Divorce is never an easy subject no matter what the circumstances, but when it come to real estate, that’s when things can get complicated. The one main question, who gets the house? In most states, to determine the value on how property is valued, a home appraisal is required to settle the division of property be it your personal home or investment property. To determine an equitable distribution of the property between the couple, the courts rely on appraisal valuations of all real estate assets that are considered martial property.
When placing a value on a home there are typically three valuations, the sales comparison which is based on the homes recently sold in the area with respective adjustments made up or down based features that may be different from home be appraised. The cost approach is when the buyer would not purchase the home for a price that is higher than what it would cost to buy the home new and is identical to yours. The last one is the income approach which measures what net income the property can produce and merges that feature in to the appraisal value. This is used mainly on rental property.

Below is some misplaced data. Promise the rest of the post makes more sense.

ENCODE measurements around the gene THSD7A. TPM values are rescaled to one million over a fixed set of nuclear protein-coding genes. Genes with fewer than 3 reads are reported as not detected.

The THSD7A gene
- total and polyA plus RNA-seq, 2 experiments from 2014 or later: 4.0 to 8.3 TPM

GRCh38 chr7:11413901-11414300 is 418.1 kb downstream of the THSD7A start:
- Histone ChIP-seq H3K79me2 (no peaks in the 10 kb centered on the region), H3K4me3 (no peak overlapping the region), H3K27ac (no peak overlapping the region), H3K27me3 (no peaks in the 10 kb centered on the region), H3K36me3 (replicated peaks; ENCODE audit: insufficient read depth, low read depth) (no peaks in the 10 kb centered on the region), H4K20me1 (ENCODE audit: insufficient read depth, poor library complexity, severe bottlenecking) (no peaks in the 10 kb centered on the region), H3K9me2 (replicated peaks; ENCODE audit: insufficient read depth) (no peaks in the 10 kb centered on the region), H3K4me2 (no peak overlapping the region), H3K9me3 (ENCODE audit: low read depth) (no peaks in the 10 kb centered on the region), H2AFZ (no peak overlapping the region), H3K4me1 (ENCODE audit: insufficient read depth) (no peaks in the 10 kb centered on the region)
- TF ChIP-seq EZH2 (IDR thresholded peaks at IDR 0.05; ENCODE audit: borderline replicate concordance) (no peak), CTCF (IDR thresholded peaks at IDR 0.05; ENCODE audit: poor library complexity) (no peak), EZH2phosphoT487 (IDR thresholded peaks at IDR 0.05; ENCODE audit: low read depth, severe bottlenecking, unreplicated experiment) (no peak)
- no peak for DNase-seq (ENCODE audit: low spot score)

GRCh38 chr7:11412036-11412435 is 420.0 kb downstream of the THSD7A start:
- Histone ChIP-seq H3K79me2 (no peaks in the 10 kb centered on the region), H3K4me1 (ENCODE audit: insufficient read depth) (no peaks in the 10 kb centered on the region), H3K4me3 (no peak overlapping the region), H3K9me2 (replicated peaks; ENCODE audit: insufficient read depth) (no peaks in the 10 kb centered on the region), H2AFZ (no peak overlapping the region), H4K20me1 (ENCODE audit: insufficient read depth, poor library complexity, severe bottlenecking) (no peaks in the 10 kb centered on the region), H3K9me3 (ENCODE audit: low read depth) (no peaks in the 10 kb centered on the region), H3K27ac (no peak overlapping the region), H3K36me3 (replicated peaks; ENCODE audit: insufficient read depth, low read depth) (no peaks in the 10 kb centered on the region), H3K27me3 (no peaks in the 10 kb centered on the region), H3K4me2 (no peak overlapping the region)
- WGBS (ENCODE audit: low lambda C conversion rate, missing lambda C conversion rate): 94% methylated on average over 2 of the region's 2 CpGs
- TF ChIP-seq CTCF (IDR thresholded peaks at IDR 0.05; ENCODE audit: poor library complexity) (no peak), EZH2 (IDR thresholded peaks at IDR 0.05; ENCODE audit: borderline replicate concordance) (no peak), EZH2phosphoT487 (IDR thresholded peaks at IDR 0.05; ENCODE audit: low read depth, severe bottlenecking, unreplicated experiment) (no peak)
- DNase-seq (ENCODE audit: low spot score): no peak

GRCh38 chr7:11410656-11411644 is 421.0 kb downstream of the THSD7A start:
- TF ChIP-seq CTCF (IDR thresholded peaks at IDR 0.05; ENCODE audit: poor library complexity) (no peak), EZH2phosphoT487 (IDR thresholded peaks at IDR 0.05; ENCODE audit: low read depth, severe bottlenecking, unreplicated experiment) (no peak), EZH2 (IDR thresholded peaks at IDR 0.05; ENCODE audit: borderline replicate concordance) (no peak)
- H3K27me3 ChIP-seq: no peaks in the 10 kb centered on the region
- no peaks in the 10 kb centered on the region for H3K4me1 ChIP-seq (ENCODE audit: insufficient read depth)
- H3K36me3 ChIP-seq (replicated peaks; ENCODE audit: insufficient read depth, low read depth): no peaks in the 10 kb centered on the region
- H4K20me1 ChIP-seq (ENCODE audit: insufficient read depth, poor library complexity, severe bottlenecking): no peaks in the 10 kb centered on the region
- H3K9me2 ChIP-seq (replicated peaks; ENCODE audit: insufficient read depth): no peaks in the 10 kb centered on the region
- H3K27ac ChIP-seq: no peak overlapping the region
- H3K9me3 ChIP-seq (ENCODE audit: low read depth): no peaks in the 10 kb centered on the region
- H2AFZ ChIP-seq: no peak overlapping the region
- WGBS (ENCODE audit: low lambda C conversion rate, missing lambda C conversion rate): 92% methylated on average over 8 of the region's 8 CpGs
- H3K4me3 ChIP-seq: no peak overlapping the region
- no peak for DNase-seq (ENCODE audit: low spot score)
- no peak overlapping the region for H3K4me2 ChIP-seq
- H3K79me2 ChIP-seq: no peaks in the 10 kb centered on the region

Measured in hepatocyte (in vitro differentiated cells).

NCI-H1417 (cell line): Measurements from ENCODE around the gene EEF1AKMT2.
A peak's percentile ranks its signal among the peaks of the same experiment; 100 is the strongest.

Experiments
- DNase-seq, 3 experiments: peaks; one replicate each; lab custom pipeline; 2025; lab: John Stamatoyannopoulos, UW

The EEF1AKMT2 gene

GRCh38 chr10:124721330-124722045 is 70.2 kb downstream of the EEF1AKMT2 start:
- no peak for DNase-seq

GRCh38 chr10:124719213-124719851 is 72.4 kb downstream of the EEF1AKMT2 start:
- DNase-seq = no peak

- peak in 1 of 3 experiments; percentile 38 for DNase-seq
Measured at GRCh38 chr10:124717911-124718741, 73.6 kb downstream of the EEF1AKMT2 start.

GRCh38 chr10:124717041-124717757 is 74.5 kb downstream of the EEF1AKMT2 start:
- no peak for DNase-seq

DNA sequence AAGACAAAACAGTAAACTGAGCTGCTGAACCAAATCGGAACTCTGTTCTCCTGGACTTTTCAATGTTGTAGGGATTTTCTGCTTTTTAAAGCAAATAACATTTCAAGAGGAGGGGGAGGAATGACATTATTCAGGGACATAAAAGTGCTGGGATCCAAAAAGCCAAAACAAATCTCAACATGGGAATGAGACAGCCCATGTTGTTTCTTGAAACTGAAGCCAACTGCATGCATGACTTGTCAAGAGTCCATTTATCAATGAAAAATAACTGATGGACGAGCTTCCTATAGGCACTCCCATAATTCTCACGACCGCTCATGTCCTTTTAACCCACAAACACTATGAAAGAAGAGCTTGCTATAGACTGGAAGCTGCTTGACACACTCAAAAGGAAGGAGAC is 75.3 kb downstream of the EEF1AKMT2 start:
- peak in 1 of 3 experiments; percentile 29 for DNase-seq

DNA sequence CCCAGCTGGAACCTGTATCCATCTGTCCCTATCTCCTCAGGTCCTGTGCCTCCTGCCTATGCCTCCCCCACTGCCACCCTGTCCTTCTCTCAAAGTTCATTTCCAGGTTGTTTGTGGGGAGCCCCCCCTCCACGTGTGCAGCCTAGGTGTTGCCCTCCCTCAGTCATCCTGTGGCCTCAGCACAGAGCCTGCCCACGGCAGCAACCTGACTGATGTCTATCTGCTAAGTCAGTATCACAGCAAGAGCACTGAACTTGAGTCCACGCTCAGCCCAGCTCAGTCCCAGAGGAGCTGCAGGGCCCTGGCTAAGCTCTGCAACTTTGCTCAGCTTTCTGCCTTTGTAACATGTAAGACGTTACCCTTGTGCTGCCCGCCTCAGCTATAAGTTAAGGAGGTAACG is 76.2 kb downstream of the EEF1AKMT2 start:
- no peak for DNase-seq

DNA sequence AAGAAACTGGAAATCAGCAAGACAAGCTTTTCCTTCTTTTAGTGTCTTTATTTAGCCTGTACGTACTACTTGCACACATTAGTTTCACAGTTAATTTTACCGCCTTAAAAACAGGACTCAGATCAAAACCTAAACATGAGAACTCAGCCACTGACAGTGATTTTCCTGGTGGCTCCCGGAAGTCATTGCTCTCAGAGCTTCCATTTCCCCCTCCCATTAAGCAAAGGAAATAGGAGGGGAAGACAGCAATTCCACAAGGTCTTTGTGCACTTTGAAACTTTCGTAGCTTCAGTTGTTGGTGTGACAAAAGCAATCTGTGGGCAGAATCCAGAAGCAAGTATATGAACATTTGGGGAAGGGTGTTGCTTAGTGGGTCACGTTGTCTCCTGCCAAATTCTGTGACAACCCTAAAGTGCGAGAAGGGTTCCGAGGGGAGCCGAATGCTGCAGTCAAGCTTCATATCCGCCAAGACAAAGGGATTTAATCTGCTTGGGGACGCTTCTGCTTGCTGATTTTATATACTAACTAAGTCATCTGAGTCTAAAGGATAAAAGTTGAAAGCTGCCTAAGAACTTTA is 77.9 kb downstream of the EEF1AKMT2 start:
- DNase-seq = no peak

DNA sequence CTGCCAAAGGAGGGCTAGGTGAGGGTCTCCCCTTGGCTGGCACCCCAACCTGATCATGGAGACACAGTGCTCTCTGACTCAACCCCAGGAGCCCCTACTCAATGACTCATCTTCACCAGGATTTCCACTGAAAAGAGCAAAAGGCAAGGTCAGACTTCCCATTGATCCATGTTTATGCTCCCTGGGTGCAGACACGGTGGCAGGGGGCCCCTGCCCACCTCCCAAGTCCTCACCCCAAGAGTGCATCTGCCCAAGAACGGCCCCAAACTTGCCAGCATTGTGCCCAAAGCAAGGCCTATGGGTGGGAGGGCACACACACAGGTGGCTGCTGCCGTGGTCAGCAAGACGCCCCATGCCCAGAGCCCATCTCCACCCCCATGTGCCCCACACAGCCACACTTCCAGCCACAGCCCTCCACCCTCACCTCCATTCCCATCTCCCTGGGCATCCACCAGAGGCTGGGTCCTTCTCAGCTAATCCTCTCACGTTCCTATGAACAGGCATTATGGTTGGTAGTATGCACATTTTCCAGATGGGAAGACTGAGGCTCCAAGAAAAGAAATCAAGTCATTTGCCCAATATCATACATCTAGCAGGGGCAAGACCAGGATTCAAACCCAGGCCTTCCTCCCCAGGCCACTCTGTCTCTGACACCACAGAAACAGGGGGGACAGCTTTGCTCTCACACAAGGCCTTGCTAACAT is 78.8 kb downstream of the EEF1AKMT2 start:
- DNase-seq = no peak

The divorce settlement may require the home to be refinanced by one of the spouses, therefore, buying out the other spouses’ interest. Because of this method, it may be asked to value the home upward or downward in favor of either spouse.
Since divorce appraisals are not related to financing or lending it need not comply with Fannie Mae guidelines. The appraisals are completed on non-Fannie Mae forms or written on a narrative.
Each spouse should obtain their own appraisal of the property to make sure that true valuation is determined. If the appraised value on the home from the independent appraisals varies greatly between the properties, the courts can reconcile the value and the determination of the courts findings will be used for the division of property.